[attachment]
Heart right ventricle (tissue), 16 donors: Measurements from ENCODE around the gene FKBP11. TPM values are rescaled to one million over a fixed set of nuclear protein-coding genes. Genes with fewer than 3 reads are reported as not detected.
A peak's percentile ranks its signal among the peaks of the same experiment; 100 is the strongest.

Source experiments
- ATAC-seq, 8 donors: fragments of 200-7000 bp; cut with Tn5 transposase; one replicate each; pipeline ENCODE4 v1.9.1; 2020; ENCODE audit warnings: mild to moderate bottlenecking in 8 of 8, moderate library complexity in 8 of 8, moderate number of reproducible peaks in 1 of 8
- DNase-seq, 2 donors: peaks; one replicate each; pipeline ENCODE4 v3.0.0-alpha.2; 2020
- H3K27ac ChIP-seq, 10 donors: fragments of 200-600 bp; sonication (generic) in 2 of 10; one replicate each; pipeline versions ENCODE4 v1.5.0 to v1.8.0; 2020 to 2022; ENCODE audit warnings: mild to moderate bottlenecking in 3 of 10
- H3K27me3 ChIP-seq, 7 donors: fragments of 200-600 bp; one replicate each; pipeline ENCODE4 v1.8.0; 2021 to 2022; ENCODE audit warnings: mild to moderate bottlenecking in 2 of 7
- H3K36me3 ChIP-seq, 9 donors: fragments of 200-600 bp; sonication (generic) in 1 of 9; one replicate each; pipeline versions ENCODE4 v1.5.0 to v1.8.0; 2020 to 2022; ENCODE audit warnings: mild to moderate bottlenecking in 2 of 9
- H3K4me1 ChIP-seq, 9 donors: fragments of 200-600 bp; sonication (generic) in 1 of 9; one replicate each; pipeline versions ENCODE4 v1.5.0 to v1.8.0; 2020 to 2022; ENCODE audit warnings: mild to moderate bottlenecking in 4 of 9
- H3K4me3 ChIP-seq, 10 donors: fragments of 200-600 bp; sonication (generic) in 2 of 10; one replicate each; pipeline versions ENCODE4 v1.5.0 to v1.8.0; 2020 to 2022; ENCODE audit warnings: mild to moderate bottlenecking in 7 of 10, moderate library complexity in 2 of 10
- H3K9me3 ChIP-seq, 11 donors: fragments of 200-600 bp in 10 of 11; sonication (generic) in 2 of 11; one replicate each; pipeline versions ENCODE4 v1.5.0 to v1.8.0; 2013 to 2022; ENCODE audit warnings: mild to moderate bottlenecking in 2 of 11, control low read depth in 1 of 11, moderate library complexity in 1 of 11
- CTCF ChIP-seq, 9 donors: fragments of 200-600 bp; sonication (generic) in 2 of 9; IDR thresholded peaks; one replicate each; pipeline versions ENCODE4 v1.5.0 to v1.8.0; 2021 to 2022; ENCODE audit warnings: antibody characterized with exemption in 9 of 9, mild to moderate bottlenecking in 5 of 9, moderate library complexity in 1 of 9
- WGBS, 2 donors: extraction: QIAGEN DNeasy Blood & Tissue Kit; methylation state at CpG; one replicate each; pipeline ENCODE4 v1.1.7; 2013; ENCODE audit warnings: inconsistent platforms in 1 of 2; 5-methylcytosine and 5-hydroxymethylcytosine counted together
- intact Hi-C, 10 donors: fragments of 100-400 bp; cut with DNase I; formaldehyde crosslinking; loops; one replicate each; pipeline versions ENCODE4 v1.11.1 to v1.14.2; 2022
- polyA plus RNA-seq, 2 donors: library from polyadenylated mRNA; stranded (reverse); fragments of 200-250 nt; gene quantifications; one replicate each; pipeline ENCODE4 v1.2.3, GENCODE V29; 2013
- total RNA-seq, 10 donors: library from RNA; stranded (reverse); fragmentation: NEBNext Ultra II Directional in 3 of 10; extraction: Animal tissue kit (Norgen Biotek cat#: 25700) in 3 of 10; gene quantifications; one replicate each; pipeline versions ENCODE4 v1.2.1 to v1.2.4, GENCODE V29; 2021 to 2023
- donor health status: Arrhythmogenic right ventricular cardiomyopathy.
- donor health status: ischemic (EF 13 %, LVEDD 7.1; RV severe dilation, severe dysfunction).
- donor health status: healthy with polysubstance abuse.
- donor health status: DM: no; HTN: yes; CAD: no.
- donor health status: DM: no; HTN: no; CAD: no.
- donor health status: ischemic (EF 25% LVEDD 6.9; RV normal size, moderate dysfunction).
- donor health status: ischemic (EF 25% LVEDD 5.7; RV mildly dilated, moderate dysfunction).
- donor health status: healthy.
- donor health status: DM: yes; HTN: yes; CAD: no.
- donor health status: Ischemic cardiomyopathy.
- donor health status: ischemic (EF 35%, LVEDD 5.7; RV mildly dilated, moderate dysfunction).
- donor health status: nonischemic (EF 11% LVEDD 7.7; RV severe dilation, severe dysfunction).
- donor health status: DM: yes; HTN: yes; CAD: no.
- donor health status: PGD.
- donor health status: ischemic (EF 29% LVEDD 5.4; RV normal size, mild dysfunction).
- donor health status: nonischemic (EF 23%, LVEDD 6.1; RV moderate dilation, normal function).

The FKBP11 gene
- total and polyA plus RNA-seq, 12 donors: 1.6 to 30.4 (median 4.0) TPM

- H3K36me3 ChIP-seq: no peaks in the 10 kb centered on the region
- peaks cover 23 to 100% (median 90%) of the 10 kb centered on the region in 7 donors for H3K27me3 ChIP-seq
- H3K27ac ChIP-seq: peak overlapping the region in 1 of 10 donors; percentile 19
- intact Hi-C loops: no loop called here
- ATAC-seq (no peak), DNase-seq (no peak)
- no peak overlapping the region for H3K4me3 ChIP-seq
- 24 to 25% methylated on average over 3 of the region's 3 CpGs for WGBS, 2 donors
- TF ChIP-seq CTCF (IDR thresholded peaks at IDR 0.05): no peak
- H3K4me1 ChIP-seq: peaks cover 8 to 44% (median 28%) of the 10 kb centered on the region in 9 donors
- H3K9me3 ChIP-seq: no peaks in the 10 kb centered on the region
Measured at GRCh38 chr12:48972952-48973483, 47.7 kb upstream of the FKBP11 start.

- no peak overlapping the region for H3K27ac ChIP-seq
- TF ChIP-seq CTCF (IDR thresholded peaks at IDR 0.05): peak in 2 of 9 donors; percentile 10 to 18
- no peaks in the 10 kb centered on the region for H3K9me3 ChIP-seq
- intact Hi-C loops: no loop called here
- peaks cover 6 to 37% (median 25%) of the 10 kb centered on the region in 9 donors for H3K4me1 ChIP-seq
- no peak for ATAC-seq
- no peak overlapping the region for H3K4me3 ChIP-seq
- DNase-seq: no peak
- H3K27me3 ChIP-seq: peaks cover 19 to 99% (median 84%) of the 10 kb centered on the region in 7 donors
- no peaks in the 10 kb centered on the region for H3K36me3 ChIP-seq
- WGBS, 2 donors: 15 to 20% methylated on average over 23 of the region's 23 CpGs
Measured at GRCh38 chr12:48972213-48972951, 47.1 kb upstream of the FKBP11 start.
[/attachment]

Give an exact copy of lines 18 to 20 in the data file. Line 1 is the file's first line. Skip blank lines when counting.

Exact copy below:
- donor health status: ischemic (EF 13 %, LVEDD 7.1; RV severe dilation, severe dysfunction).
- donor health status: healthy with polysubstance abuse.
- donor health status: DM: no; HTN: yes; CAD: no.